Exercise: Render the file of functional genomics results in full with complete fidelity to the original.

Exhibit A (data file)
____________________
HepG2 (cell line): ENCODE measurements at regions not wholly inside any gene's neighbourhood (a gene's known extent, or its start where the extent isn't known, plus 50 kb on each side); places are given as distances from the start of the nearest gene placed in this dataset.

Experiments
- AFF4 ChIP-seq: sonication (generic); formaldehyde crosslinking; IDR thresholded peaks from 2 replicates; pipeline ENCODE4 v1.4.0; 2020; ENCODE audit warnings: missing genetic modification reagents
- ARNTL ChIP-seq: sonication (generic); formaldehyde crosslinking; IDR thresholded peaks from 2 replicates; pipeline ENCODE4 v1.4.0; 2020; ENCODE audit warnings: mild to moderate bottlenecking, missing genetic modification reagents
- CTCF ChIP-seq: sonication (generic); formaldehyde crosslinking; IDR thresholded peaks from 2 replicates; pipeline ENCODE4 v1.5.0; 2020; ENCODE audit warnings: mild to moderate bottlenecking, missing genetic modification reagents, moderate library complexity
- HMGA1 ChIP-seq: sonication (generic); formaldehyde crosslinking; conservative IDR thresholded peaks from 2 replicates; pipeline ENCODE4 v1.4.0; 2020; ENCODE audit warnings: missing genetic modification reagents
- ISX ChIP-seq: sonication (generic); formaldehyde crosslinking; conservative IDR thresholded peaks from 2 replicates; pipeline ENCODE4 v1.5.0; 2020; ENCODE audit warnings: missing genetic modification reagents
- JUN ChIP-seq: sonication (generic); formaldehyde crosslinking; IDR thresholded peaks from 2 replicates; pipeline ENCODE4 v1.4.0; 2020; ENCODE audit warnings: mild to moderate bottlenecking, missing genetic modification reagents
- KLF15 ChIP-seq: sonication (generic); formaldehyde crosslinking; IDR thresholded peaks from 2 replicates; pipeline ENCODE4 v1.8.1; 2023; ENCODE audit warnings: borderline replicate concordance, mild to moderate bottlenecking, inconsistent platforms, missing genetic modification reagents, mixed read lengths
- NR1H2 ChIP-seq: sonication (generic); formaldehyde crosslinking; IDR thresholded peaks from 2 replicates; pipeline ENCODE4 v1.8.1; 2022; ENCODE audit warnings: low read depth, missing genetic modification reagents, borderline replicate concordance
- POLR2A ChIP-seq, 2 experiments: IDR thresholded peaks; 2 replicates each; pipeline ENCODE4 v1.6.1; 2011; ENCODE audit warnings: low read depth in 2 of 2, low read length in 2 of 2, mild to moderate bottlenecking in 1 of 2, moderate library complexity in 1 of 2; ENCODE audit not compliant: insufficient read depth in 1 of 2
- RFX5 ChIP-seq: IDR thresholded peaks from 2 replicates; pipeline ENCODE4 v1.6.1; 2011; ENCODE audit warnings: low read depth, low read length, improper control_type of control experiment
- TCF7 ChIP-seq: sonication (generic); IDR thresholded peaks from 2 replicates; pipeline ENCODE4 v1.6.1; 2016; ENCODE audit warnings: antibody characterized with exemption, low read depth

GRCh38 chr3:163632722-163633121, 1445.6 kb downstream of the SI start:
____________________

HepG2 (cell line): ENCODE measurements at regions not wholly inside any gene's neighbourhood (a gene's known extent, or its start where the extent isn't known, plus 50 kb on each side); places are given as distances from the start of the nearest gene placed in this dataset.

Experiments
- AFF4 ChIP-seq: sonication (generic); formaldehyde crosslinking; IDR thresholded peaks from 2 replicates; pipeline ENCODE4 v1.4.0; 2020; ENCODE audit warnings: missing genetic modification reagents
- ARNTL ChIP-seq: sonication (generic); formaldehyde crosslinking; IDR thresholded peaks from 2 replicates; pipeline ENCODE4 v1.4.0; 2020; ENCODE audit warnings: mild to moderate bottlenecking, missing genetic modification reagents
- CTCF ChIP-seq: sonication (generic); formaldehyde crosslinking; IDR thresholded peaks from 2 replicates; pipeline ENCODE4 v1.5.0; 2020; ENCODE audit warnings: mild to moderate bottlenecking, missing genetic modification reagents, moderate library complexity
- HMGA1 ChIP-seq: sonication (generic); formaldehyde crosslinking; conservative IDR thresholded peaks from 2 replicates; pipeline ENCODE4 v1.4.0; 2020; ENCODE audit warnings: missing genetic modification reagents
- ISX ChIP-seq: sonication (generic); formaldehyde crosslinking; conservative IDR thresholded peaks from 2 replicates; pipeline ENCODE4 v1.5.0; 2020; ENCODE audit warnings: missing genetic modification reagents
- JUN ChIP-seq: sonication (generic); formaldehyde crosslinking; IDR thresholded peaks from 2 replicates; pipeline ENCODE4 v1.4.0; 2020; ENCODE audit warnings: mild to moderate bottlenecking, missing genetic modification reagents
- KLF15 ChIP-seq: sonication (generic); formaldehyde crosslinking; IDR thresholded peaks from 2 replicates; pipeline ENCODE4 v1.8.1; 2023; ENCODE audit warnings: borderline replicate concordance, mild to moderate bottlenecking, inconsistent platforms, missing genetic modification reagents, mixed read lengths
- NR1H2 ChIP-seq: sonication (generic); formaldehyde crosslinking; IDR thresholded peaks from 2 replicates; pipeline ENCODE4 v1.8.1; 2022; ENCODE audit warnings: low read depth, missing genetic modification reagents, borderline replicate concordance
- POLR2A ChIP-seq, 2 experiments: IDR thresholded peaks; 2 replicates each; pipeline ENCODE4 v1.6.1; 2011; ENCODE audit warnings: low read depth in 2 of 2, low read length in 2 of 2, mild to moderate bottlenecking in 1 of 2, moderate library complexity in 1 of 2; ENCODE audit not compliant: insufficient read depth in 1 of 2
- RFX5 ChIP-seq: IDR thresholded peaks from 2 replicates; pipeline ENCODE4 v1.6.1; 2011; ENCODE audit warnings: low read depth, low read length, improper control_type of control experiment
- TCF7 ChIP-seq: sonication (generic); IDR thresholded peaks from 2 replicates; pipeline ENCODE4 v1.6.1; 2016; ENCODE audit warnings: antibody characterized with exemption, low read depth

GRCh38 chr3:163632722-163633121, 1445.6 kb downstream of the SI start: